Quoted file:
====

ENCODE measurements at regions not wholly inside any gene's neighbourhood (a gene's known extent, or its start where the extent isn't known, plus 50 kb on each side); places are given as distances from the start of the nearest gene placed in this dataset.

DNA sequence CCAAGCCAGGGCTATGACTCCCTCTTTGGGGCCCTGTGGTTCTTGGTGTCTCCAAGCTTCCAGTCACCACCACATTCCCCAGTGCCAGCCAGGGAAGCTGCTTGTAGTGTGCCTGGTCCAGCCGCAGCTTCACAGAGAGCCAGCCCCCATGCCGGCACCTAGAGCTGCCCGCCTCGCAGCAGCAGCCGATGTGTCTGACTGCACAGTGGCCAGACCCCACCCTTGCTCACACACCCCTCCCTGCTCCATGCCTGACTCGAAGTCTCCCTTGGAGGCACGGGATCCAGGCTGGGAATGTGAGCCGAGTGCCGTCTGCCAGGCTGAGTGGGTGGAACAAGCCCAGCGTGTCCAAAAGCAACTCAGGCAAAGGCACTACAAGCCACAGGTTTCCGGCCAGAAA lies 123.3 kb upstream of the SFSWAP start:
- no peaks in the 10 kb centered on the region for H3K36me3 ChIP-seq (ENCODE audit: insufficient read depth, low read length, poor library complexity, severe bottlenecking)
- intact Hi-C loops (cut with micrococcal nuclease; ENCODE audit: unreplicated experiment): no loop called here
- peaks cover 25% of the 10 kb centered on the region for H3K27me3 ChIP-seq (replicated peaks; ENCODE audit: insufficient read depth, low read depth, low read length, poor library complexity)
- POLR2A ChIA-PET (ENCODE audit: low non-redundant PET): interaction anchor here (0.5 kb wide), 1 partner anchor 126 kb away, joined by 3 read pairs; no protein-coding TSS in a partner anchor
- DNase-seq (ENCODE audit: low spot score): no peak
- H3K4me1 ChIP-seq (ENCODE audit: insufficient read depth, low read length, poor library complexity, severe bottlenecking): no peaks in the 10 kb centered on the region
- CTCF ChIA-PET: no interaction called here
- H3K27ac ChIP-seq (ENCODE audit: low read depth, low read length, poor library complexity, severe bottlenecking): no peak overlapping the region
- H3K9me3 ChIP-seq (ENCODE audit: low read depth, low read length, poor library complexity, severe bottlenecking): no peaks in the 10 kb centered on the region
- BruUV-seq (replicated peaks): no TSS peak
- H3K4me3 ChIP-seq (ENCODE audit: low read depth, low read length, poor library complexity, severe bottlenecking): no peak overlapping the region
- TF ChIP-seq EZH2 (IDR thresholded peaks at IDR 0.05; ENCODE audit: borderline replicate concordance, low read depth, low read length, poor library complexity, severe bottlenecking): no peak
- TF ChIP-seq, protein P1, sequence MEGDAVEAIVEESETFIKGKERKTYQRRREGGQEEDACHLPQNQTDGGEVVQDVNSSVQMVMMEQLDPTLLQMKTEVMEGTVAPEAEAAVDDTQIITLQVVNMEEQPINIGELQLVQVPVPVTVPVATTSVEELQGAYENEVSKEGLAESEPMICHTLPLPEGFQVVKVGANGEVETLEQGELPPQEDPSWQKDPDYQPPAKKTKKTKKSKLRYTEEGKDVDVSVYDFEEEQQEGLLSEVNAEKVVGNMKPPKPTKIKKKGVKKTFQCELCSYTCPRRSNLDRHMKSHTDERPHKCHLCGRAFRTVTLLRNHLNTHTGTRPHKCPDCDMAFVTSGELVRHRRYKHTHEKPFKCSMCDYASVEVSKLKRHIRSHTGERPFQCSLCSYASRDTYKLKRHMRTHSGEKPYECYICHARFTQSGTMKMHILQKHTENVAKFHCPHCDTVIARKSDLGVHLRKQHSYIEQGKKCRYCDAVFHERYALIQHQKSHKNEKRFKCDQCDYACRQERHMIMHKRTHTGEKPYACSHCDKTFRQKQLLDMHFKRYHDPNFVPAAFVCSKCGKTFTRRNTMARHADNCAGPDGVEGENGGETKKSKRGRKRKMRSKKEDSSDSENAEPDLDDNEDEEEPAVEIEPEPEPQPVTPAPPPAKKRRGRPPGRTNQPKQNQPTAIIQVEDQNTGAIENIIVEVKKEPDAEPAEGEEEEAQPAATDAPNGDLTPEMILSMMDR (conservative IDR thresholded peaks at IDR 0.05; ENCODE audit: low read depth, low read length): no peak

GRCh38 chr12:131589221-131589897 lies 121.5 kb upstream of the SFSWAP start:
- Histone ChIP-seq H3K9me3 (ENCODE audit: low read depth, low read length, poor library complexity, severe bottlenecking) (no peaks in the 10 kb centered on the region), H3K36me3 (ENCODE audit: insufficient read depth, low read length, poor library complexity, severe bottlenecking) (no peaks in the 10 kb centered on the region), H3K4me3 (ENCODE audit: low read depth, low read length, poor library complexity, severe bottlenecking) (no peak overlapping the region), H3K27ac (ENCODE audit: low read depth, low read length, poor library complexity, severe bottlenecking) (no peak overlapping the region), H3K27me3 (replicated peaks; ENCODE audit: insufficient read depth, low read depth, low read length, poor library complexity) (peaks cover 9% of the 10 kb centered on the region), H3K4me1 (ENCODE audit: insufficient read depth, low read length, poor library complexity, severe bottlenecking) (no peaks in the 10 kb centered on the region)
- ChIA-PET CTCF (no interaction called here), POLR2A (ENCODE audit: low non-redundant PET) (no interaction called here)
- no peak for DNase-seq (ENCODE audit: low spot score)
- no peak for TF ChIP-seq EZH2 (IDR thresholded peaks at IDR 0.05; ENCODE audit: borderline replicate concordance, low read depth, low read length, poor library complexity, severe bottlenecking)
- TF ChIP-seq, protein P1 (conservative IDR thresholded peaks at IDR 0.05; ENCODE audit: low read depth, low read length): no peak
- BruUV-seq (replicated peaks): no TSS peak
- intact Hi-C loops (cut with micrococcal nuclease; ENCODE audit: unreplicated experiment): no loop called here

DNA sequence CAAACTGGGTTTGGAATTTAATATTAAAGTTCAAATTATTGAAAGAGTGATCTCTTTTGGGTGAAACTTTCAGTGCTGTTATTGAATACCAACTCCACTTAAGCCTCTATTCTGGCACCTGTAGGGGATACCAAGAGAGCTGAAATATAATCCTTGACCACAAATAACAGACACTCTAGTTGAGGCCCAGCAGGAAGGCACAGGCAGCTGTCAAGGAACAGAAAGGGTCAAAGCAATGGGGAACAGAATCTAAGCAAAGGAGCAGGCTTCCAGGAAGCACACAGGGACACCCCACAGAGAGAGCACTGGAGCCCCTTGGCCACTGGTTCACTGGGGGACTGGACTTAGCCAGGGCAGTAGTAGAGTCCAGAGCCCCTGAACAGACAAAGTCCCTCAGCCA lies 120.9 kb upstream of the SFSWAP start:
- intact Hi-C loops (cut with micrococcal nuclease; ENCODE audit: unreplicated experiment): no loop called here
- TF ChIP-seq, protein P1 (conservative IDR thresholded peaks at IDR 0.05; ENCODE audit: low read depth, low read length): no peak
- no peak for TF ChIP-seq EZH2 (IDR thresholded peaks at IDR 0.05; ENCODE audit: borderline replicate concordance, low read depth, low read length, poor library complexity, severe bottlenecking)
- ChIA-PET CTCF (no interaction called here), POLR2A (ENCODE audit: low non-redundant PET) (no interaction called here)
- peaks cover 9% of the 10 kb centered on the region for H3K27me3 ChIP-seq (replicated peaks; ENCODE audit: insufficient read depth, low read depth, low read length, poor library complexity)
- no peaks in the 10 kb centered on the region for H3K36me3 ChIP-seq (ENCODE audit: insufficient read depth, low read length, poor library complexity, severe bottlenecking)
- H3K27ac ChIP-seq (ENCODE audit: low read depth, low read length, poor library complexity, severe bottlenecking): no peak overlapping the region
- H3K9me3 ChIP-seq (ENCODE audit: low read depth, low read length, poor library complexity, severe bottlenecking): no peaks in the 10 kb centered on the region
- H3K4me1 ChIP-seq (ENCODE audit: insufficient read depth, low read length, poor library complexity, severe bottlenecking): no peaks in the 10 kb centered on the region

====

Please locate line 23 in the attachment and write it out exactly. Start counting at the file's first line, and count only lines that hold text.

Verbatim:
- intact Hi-C loops (cut with micrococcal nuclease; ENCODE audit: unreplicated experiment): no loop called here